The stress accompanying traumatic events demands coping strategies of the individual that far exceed their capabilities. They develop protective psychological mechanisms to help them deal with the stress, but this comes with a severe penalty. Over time, even after the trauma may be long past, the mind has not been able to reconcile the trauma with the sense of self. Without professional treatment, such individuals eventually become unable to function normally, as they are stuck in the past with these unresolved traumatic memories.

Trauma Recovery Programs Help Deal with Emotional Trauma

Unresolved emotional trauma can wreak havoc on even the most high-functioning individual. Symptoms of emotional trauma include the following:

• Episodes of lost time or dissociation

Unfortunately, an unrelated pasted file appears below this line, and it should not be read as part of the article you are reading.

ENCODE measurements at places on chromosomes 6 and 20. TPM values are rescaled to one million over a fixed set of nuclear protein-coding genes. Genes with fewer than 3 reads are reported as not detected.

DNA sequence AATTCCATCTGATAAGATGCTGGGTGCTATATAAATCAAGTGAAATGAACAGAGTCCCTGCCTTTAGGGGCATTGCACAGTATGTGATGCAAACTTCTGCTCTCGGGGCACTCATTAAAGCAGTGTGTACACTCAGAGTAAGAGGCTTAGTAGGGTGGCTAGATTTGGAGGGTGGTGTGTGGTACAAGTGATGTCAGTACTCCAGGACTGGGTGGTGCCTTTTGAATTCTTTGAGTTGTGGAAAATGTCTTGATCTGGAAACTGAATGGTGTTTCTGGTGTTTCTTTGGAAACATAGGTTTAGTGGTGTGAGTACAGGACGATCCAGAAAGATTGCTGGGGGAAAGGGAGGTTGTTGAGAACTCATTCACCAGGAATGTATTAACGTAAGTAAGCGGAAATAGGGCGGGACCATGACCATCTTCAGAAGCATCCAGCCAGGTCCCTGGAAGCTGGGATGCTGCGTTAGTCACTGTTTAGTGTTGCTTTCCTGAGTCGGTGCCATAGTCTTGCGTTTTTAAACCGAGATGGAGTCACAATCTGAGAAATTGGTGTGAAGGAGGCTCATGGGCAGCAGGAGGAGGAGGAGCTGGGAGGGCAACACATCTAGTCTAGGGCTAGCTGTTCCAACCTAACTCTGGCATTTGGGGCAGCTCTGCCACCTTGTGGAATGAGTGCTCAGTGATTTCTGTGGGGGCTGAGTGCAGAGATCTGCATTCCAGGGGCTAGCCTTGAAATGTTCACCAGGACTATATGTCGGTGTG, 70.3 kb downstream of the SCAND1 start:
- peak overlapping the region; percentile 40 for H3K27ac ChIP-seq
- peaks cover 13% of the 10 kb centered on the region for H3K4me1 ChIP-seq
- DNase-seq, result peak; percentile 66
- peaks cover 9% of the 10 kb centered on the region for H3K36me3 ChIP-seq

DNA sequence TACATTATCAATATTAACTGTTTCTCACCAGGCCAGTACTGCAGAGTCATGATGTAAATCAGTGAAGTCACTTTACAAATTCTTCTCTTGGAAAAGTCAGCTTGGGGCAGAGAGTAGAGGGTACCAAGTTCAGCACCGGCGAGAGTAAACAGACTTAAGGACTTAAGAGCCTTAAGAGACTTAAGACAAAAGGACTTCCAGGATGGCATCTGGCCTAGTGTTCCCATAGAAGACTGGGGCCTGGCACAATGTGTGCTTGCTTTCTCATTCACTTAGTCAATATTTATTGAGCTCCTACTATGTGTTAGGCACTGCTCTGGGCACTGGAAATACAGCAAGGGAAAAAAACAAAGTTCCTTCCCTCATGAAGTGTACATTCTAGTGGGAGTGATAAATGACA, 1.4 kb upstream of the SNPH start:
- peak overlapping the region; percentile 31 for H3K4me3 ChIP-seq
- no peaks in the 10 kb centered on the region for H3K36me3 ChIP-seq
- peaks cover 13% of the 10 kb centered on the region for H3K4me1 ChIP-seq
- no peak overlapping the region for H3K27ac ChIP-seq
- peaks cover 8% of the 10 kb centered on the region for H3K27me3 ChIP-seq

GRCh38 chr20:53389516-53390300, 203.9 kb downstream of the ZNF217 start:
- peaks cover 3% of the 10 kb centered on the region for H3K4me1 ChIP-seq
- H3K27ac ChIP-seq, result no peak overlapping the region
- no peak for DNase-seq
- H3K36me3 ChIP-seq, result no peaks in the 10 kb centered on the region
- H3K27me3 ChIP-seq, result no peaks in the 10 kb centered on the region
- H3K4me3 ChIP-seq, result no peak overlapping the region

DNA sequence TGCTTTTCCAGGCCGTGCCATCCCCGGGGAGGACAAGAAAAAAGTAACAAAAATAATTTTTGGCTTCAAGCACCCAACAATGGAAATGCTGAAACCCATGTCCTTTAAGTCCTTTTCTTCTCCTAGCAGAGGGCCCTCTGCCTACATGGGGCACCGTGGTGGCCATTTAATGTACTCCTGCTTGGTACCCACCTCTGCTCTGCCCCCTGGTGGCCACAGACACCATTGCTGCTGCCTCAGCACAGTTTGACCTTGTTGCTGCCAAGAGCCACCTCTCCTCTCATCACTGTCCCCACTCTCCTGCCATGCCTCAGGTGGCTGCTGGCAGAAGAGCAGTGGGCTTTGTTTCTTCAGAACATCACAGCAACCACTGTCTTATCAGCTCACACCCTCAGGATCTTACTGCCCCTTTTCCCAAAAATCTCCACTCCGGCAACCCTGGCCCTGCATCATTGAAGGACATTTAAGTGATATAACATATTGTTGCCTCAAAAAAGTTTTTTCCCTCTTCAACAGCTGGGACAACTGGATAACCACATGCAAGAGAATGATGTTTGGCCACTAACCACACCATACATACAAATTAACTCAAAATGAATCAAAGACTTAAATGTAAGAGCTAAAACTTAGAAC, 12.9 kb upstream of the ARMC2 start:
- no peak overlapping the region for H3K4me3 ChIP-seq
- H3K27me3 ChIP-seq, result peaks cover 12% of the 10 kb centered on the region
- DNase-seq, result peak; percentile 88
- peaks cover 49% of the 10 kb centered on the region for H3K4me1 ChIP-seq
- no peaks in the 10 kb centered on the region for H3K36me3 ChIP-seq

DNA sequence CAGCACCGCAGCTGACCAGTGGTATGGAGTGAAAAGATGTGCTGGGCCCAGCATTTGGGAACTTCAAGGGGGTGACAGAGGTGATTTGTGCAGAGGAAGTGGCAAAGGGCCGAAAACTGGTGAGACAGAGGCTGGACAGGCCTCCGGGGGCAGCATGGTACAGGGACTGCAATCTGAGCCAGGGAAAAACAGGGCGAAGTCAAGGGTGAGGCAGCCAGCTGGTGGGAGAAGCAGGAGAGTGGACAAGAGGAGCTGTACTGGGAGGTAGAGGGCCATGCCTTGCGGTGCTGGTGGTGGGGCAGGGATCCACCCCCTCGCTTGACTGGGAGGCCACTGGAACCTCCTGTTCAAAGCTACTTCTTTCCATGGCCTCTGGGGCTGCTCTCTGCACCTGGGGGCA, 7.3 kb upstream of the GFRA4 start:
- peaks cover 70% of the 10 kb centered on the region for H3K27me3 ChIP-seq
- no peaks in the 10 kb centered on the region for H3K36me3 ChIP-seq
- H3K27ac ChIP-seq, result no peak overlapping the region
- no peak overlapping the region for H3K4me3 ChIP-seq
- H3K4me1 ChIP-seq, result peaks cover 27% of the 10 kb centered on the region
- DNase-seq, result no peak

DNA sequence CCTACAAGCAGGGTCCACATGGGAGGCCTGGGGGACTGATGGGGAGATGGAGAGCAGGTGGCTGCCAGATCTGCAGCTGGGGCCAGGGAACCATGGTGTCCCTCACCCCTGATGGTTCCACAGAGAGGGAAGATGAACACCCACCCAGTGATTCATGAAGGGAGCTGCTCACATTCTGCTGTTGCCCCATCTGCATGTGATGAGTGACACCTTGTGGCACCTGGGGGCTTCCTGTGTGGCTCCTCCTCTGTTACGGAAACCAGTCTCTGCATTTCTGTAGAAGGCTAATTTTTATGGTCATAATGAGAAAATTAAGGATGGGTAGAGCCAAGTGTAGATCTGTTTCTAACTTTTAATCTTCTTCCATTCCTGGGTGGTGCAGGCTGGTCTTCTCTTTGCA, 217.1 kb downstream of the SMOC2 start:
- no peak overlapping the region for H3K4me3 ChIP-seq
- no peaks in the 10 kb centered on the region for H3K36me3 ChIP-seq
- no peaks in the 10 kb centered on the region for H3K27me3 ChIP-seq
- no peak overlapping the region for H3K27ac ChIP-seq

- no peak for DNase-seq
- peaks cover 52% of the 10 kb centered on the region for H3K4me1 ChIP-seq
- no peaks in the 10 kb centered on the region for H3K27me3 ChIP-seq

• Hopelessness or despair

• Low self-esteem

• Isolation from others

• Intense feeling of abandonment or loss

• Desire to harm one’s self

• Loss of meaning to live or sense of purpose

• Distorted sense of self or body image

• Feeling alienated from others or emotional numbness

• Chronic fatigue, insomnia, lethargy, loss of interest in normal activities

• Chronic anger or resentment

• Poor impulse control

• Obsessive thoughts or worries of an unwanted nature

• Night terrors, flashbacks, nightmares

• Inability to organize, plan or make decisions

Philosophies of Various Trauma Recovery Programs

Each treatment facility operates according to their own philosophy. Many incorporate a multi-disciplinary approach to treatment of trauma, much like treatment facilities for addictions such as substance, sexual compulsivity, and gambling, eating, co-occurring disorders and/or mental health issues.

In addition, many treatment facilities specialize in numerous types of addictions and may include trauma recovery programs as part of other addiction treatment plans. As such, the treatment facility may have an overarching philosophy which governs treatment.